Nate Barcalow: Vocals
Alex Lineras: Guitar
Randy Strohmeyer: Guitar
Daniel Wonacott: Bass
Drew Marcogliese: Drums
“Daylight shines on me, burning out the enemy” - “Daylight”
2008 marks a return to form for Southern California’s Finch. With a new self-titled EP, the band’s fourth official release since 2002, the genre-defining band has returned and is stronger than ever.
| Finch rose to prominence with the release of 2002’s genre blending album What it is to Burn (Drive-Thru) turning pop-punk on it’s head and seamlessly integrating hardcore, electronic, and hard rock into to a classic collection of songs which would go on to define a new genre for a new generation, ultimately selling over 500,000 copies and inspiring a host of new artists.
In 2005, Finch released Say Hello to Sunshine (Geffen), an album that challenged the band’s pop-punk roots and again pushed the boundaries of the emotional genre of music they helped define. Say Hello to Sunshine has, over the last two years, become both a defiant artistic statement and a fan favorite, but the album ultimately resulted in pushing the band apart.
After a two-year hiatus, Finch has returned with a self-titled EP and plans for a new full length in the very near future. With the new addition of drummer Drew Marcogliese and bassist Daniel Wonacott, Finch is complete and more importantly… happy.
“…I feel like we picked up right where we left off,” says Alex Lineras, “We all get along so well now and have fun together, we’re best friends. It wasn’t like that in the past. So yeah, I definitely feel like a different band… maybe a better band.”
2008 has been a busy year for the newly reformed Finch, with a headlining US tour to kick off the year, a European tour and several festival main stage appearances, all culminating with release of a new self-titled EP.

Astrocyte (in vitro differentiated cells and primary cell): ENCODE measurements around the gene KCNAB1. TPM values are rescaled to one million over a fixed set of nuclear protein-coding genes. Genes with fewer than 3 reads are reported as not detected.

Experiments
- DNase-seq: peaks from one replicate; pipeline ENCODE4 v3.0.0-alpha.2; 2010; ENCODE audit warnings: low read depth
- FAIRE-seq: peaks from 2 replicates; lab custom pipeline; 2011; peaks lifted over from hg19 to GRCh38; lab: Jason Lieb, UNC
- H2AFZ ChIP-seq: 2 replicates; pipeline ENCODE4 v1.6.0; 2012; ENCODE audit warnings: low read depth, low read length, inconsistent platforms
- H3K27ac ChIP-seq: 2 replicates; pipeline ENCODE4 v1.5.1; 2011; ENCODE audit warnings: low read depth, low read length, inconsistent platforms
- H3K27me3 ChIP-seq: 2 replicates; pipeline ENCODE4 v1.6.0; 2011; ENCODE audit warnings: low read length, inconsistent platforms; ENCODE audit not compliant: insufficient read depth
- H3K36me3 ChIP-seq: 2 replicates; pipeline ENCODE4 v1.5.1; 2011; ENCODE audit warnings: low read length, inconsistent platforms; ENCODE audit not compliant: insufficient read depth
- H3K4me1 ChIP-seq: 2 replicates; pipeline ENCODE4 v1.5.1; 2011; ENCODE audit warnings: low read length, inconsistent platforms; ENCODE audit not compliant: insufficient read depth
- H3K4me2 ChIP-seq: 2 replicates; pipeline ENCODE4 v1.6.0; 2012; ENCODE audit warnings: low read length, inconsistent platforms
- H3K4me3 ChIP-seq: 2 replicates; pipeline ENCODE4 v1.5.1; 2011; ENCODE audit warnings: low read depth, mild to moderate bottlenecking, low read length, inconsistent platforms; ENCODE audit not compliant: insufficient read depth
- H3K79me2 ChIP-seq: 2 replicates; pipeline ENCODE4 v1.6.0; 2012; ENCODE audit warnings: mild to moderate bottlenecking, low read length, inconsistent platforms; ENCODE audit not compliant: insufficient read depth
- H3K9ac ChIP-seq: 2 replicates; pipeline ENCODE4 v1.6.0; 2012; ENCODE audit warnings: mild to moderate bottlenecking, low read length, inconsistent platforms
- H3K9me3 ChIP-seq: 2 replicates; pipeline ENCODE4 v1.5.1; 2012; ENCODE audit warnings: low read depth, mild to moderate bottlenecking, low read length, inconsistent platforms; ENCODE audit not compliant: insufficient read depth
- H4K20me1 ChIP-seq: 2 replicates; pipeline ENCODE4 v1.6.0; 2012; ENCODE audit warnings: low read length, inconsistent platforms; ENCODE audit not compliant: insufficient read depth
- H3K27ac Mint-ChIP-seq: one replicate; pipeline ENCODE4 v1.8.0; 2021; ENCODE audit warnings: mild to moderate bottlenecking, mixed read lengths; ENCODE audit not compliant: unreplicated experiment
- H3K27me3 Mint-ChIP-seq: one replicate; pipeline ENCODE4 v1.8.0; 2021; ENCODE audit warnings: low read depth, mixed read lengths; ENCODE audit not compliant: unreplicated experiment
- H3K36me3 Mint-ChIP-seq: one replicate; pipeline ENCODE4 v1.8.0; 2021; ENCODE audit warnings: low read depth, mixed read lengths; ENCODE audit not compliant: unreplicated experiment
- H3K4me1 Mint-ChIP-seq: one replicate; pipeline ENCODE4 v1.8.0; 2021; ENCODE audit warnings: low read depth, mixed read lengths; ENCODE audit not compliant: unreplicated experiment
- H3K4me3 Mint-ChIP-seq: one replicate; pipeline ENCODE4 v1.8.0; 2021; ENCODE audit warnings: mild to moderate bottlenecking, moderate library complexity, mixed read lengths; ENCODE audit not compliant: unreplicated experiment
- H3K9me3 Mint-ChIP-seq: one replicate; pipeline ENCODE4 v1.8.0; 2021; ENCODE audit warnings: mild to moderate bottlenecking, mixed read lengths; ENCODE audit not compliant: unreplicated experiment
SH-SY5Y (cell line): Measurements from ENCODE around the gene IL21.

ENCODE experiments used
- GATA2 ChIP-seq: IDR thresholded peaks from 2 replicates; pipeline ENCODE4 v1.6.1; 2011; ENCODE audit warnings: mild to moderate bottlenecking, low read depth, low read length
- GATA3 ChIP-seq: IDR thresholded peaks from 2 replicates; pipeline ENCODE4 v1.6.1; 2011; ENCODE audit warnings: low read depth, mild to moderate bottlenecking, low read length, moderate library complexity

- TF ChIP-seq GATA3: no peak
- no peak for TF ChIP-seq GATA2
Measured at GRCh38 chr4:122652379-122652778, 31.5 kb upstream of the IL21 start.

The opening track “Daylight” is an explosive reminder of just how powerful Finch can be, a song spinning a strange tale of inner struggle and the hope of a brighter day. (“until we make contact / don’t you take my daylight”). It has a powerful hook, the song is closer to the material found on “What it is to Burn” without repeated any of the old tricks. “Daylight” is a new evolution for a band that seems to evolve faster than any of their peers.
Of the new material Lineras says, “We’re focused on writing songs that connect with people.”
“The EP represents a great time in the life of the band,” says Wonacott “We all click so well when it comes to writing, and we’re really ¬very proud of the these songs.”
The EP closes with the epic “Chinese Organ Thieves” a cinematic vision of guilt and caution. The song finds the band spreading its wings like never before, branching out into impressive choral harmonies and a new, more powerful interpretation of what Finch can be.
The EP makes a powerful statement that Finch is back and ready to continue delivering their unique brand of rock, a brand that has shined bright for the better part of a decade.
“All I know is I have to make music,” says Barcalow, “It’s in my soul, its something I have to do.”